Is Facebook For Business Overrated?
Is Facebook for Business Overrated
Is Facebook for Business Overrated

This may not be a popular position, or even a right one, but our experience with our own business, and the businesses we do social media marketing for, Facebook for business is completely overrated. Marketers are flocking toward Facebook in droves, partaking in an array of circus acts to garnish “Fans” and “Likes”, mostly with lackluster results at best, yet the Facebook madness drones on.

Facebook Is the New Web site

Small Business Labs reported on some interesting data from the Network Solutions State of Small Business report on the impact of social media on traditional websites;

When asked how social media usage is impacting their spending plans on their traditional websites, 62% of small businesses said that social media didn’t change their spending plans for the coming year.  27% said they are planning on increasing their spend due to social media.

But 9% plan on eliminating (4%) or spending less (5%) on their traditional website due to social media.  While 9% sounds low, last June only 2% reported plans to spend less or eliminate their traditional website due to social media.

In the forecasting world, we call a 6 month shift of this magnitude a signal.

Last year we wondered if social media in general and Facebook in particular could replace traditional websites.  The general consensus of the feedback we got was a solid no.

But despite the feedback, many small businesses are using Facebook for their firm’s primary website. We’re also seeing a growing number of new small businesses choosing Facebook over a traditional website for their web presence.

Facebook Isn’t Results Oriented Marketing

Image representing Facebook as depicted in Cru...
Image via CrunchBase

As a business owner I favor results over hype, which means; Are we selling more stuff based on our marketing effort? If we aren’t selling more stuff, we typically make changes and tweaks until we see sustainable improvement. As is the case with most small business, our marketing budget is constrained, so we need to employ things that work. Things that work in business are much more simple to determine than folks want to admit. Return on investment does not need to be complicated. So, if you were advertising in a certain magazine, with no measurable leads or sales, wouldn’t you change something up, like deploy your marketing resources elsewhere? Of course you would, except when it comes to Facebook, most of us continue to drudge on, trying new things to engage prospects.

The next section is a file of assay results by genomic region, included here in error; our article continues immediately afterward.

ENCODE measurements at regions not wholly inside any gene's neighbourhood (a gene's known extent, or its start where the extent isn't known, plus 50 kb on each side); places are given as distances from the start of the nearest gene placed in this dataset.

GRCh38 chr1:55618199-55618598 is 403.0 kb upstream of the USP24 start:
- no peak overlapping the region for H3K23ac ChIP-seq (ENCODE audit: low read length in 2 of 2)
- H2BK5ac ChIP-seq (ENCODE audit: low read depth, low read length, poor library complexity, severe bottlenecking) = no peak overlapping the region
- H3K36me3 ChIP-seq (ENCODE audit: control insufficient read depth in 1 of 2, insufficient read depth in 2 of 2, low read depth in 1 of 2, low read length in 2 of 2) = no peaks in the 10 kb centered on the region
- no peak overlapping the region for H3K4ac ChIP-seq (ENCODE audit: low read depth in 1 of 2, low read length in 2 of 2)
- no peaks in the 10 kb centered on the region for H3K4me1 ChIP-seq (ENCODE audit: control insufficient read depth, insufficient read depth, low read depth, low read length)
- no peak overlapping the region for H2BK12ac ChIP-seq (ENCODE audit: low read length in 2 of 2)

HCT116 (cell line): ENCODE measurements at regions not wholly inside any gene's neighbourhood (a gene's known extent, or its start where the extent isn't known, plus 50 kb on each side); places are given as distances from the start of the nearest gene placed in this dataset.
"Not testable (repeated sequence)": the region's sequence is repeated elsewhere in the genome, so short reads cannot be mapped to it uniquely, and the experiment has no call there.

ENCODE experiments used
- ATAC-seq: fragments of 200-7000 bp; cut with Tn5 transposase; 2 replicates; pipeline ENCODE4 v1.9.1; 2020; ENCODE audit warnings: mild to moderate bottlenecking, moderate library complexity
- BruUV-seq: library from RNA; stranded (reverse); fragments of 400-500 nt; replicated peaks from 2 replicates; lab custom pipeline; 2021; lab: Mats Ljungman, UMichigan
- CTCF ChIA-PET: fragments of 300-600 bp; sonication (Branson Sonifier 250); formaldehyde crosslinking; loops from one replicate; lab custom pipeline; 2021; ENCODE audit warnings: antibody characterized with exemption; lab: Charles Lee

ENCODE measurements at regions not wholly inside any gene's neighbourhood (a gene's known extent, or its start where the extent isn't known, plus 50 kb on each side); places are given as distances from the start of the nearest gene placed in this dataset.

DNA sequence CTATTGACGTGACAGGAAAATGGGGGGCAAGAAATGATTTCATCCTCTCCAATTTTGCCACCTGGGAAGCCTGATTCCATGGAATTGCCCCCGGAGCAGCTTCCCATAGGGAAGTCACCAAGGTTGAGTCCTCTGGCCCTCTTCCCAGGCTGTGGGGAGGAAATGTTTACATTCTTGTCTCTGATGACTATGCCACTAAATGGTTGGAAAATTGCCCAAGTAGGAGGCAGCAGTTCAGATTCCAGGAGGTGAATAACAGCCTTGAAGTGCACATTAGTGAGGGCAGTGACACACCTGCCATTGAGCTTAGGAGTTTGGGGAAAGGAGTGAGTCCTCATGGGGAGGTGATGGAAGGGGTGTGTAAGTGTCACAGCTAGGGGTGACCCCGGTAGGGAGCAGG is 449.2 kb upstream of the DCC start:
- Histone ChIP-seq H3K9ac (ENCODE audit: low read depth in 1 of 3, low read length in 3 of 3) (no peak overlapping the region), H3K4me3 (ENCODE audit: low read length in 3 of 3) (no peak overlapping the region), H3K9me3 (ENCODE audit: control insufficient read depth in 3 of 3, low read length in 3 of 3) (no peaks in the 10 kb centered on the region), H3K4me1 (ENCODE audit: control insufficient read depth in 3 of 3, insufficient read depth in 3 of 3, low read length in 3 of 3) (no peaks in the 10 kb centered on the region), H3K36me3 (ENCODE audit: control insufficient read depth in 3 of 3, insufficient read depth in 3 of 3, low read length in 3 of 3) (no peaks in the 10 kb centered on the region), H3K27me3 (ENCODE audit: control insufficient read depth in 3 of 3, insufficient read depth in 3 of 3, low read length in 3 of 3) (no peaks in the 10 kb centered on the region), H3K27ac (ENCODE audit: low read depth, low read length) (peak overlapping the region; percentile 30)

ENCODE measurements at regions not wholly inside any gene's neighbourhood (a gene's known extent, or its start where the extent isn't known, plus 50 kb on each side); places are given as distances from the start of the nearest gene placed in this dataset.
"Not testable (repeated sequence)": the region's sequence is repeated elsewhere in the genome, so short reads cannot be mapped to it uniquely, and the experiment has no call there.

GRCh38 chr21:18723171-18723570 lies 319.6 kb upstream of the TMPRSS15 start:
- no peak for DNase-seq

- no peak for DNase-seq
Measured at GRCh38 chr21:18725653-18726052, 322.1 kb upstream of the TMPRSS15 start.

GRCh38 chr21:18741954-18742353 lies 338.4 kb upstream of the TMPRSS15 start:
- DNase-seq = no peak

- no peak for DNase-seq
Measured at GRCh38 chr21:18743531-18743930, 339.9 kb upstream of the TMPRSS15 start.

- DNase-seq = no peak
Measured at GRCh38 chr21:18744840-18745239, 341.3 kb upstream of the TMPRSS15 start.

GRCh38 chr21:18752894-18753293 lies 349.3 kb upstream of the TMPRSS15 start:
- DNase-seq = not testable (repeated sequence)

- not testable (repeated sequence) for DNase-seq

Why Do We Keep Doing It

Why do we, and a zillion other businesses continue to deploy marketing dollars toward Facebook, all in the name of growing a fan base? At what point do we stop because we haven’t gotten any sales from the effort put forth. That is not to say we don’t strike up a conversation or two on our Facebook wall from time to time, and we are not downplaying the value of conversation and engagement, however, does that value outweigh the cost? We successfully utilize a multitude of tools and platforms in our digital arsenal to drive leads, and Facebook is by far and away the lowest leveraged of anything we do.

Clients Love Affair With Facebook

We can tell our client that their blog is the cornerstone of their social media strategy, but they aren’t hearing that. Clients are Facebook brainwashed and demand to be part of the Facebook dance party, therefore agencies are forced to try things that aren’t working. The sad thing about performing a service that doesn’t work is that folks start making stuff up, which will likely increase as time wears on.

Is your Facebook strategy working, and if by what measure? More fans or more engagement or more likes or more sales? I doubt most folks are hitting any of the those regularly, and hardly anyone is selling more stuff from their Facebook participation. So why are you doing it, because your paying client is demanding it?

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About the Author

Eric Brown
Eric Brown's background is rooted in the rental and real estate industries. He founded metro Detroit’s Urbane Apartments in 2003, after serving as senior vice president for a major Midwest apartment developer. He established a proven track record of effectively repositioning existing rental properties in a way that added value for investors while enhancing the resident experience. He also established The Urbane Way, a social media marketing and PR laboratory, where innovative marketing ideas are tested.

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